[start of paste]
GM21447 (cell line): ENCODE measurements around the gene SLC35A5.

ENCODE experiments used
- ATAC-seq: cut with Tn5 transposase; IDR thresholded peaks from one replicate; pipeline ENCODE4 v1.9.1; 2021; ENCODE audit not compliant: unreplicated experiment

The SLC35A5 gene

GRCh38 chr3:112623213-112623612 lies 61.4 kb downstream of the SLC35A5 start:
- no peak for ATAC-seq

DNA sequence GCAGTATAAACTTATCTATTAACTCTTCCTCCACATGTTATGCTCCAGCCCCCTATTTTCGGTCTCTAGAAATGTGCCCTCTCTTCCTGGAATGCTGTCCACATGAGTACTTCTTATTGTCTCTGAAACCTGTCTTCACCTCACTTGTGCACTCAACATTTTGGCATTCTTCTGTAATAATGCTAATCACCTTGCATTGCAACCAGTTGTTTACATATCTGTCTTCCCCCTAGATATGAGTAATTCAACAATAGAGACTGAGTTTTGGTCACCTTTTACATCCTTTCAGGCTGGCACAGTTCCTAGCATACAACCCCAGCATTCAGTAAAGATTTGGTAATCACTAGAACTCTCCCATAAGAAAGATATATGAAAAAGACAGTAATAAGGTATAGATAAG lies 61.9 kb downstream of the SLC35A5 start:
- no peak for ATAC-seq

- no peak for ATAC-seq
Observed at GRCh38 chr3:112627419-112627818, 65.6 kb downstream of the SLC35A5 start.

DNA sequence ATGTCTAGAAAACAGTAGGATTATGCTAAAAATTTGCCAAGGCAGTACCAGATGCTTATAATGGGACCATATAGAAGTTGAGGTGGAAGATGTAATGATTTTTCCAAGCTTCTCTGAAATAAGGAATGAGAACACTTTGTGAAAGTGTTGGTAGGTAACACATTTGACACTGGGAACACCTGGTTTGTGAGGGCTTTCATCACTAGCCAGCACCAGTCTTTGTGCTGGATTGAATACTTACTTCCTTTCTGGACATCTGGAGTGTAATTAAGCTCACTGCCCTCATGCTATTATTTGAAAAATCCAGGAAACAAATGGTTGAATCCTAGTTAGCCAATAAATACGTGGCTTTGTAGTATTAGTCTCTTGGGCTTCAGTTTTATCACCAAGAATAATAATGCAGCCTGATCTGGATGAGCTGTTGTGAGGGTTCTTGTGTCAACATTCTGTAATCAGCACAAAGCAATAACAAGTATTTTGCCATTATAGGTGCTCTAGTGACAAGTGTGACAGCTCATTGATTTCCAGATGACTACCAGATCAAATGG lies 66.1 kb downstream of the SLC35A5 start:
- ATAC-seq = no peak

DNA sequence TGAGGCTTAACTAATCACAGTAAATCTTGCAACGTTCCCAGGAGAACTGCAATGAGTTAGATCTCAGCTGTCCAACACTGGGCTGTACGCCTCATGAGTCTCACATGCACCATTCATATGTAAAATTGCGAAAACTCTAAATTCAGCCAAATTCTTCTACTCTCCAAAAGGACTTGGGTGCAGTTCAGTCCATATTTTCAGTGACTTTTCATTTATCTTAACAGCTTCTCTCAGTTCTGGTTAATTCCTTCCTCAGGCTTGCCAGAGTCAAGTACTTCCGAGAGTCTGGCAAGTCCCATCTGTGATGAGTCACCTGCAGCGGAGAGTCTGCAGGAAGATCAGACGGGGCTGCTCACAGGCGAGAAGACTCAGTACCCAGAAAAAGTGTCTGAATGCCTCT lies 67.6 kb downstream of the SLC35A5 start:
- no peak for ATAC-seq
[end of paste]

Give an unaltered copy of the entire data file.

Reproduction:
GM21447 (cell line): ENCODE measurements around the gene SLC35A5.

ENCODE experiments used
- ATAC-seq: cut with Tn5 transposase; IDR thresholded peaks from one replicate; pipeline ENCODE4 v1.9.1; 2021; ENCODE audit not compliant: unreplicated experiment

The SLC35A5 gene

GRCh38 chr3:112623213-112623612 lies 61.4 kb downstream of the SLC35A5 start:
- no peak for ATAC-seq

DNA sequence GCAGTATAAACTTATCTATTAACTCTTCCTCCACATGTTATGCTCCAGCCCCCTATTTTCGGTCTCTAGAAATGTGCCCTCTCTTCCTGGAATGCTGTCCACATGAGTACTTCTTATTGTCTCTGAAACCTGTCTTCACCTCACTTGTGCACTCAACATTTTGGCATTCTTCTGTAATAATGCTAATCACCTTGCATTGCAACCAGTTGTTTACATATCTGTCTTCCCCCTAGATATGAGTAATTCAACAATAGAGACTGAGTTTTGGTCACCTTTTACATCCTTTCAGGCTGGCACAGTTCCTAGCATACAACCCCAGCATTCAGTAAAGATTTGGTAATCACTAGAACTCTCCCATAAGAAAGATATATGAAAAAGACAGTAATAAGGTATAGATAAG lies 61.9 kb downstream of the SLC35A5 start:
- no peak for ATAC-seq

- no peak for ATAC-seq
Observed at GRCh38 chr3:112627419-112627818, 65.6 kb downstream of the SLC35A5 start.

DNA sequence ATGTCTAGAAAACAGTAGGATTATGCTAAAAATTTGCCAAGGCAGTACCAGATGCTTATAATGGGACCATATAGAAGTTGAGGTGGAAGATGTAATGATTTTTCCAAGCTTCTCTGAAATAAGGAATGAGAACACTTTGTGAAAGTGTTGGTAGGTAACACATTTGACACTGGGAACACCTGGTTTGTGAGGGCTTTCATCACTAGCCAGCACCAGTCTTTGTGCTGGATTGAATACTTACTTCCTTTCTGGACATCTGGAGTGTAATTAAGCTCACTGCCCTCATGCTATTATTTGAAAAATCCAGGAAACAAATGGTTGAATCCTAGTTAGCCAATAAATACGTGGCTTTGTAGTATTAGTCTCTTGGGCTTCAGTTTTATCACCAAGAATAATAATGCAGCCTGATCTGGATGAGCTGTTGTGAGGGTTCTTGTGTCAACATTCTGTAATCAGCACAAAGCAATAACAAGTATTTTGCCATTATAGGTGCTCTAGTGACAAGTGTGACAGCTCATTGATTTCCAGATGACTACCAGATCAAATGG lies 66.1 kb downstream of the SLC35A5 start:
- ATAC-seq = no peak

DNA sequence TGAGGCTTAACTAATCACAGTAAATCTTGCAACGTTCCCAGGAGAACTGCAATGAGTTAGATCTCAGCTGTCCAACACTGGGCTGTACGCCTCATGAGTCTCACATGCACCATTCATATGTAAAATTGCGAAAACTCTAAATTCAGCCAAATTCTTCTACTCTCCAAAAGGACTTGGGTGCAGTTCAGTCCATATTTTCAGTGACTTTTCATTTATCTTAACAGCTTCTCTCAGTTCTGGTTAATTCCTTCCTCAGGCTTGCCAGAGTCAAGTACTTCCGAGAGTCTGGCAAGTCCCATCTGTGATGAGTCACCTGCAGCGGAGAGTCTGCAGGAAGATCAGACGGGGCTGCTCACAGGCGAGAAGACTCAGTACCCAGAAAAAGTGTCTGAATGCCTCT lies 67.6 kb downstream of the SLC35A5 start:
- no peak for ATAC-seq